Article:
Suicide among the Elderly in Long-Term Care Facilities

Suicide among the Elderly in Long-Term Care Facilities

Suicide among the Elderly in Long-Term Care Facilities

Suicide among the Elderly in Long-Term Care Facilities

Synopsis

This is the first large-scale study of suicide in a population of institutionalized older adults. From their findings, the authors identify the most "at risk" groups and highlight the major factors contributing to suicide in older adults in institutions. Results of the survey of over 1,000 administrators of long-term care facilities confirmed that suicidal behavior occurred in approximately 20 percent of the facilities that responded, and that high-risk groups include white males and patients of 75 years old and older. Certain enviornmental factors are also related to the occurrence and outcome of suicidal behavior. The authors use their survey results to provide suggestions for suicide prevention.

Excerpt

A major misconception in our society is that suicide is primarily a phenomenon of adolescence. Until recently, most research and media attention in the United States has focused on the problem of suicide among teens. However, the reality is that suicide is primarily a problem of late life, and the elderly are the most "at risk." In fact, the suicide rate for the elderly is 50 percent higher than that of the young or the nation as a whole. One elderly American takes his or her life every ninety-six minutes (U.S. Bureau of Census, 1986).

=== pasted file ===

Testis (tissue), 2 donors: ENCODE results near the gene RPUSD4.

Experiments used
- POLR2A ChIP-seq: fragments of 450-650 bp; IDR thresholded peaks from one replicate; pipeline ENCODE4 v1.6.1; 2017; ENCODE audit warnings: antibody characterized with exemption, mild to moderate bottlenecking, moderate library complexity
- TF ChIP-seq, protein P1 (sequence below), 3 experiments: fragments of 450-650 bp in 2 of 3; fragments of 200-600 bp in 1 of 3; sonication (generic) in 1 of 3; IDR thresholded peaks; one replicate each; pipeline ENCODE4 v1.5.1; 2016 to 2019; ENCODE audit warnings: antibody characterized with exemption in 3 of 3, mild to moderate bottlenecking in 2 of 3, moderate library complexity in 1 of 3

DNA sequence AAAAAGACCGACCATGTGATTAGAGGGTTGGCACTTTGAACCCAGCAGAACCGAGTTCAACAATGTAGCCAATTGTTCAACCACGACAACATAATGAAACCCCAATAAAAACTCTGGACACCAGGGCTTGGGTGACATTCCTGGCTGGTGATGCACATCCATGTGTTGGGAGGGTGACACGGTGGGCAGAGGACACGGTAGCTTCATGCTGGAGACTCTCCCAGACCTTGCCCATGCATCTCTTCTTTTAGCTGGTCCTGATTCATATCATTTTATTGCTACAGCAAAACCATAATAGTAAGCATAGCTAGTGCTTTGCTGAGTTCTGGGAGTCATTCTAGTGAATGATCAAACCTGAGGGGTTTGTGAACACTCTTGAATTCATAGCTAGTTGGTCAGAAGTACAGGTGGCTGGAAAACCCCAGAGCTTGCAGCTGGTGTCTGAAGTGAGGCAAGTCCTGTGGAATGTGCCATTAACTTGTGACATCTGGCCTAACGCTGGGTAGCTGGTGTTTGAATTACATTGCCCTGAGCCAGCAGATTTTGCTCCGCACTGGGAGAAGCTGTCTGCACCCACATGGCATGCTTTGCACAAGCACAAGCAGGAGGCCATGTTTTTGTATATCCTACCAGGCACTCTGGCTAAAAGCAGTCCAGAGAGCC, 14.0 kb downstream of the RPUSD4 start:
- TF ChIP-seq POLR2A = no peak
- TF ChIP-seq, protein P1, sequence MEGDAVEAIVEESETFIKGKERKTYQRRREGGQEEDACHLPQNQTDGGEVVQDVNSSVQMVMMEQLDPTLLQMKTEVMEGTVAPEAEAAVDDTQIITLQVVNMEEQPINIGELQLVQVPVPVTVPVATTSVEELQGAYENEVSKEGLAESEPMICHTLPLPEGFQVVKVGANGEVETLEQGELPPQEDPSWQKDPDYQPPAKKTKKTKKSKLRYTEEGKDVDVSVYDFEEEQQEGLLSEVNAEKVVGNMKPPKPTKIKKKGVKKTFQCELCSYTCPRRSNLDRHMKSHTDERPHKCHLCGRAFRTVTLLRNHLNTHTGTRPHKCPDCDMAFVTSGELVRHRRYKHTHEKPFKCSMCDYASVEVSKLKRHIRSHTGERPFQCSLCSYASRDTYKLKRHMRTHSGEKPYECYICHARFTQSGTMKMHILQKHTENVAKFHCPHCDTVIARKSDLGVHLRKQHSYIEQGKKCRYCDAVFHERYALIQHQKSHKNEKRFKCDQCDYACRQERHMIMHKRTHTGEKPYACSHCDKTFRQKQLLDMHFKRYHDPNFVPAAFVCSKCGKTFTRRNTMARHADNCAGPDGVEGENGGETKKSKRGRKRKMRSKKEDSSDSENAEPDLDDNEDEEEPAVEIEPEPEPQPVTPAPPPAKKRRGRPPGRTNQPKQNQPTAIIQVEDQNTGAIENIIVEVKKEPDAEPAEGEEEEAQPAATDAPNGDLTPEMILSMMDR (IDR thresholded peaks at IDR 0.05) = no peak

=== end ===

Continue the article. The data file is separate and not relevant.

The highest rates of suicide for those living in the community are found not among the young, but among those individuals 65 years and older. From 1940 to 1980, the suicide rate for the older population in this country declined markedly due to improvements in the diagnosis and treatment of depression, the increase in numbers of females in the older population, improved economic conditions, and the provision of special services for the elderly. However, from 1980 to 1986, the rates for elderly suicide climbed progressively from 17.1 (per 100,000) to 21.5 (per 100,000) in the population, respectively. In comparison, the rate for the U.S. population was 12.1 (per 100,000), and the rate for 15 to 24 year olds was 13.1 (per 100,000) in 1986 (NCHS, 1988). Not only do older persons kill themselves at a greater rate than their numbers in the population, but they do it with "determination and single-mindedness of purpose" not encountered among younger age groups (Seiden, 1981, p. 265).

The suicide rates recorded and reported for the elderly represent a drastic under-reporting of the problem. Many older adults fail to take life-sustaining medications or follow specified medical regimens; overdose on prescription and over-the-counter medications; mix alcohol and drugs; stop eating or . . .

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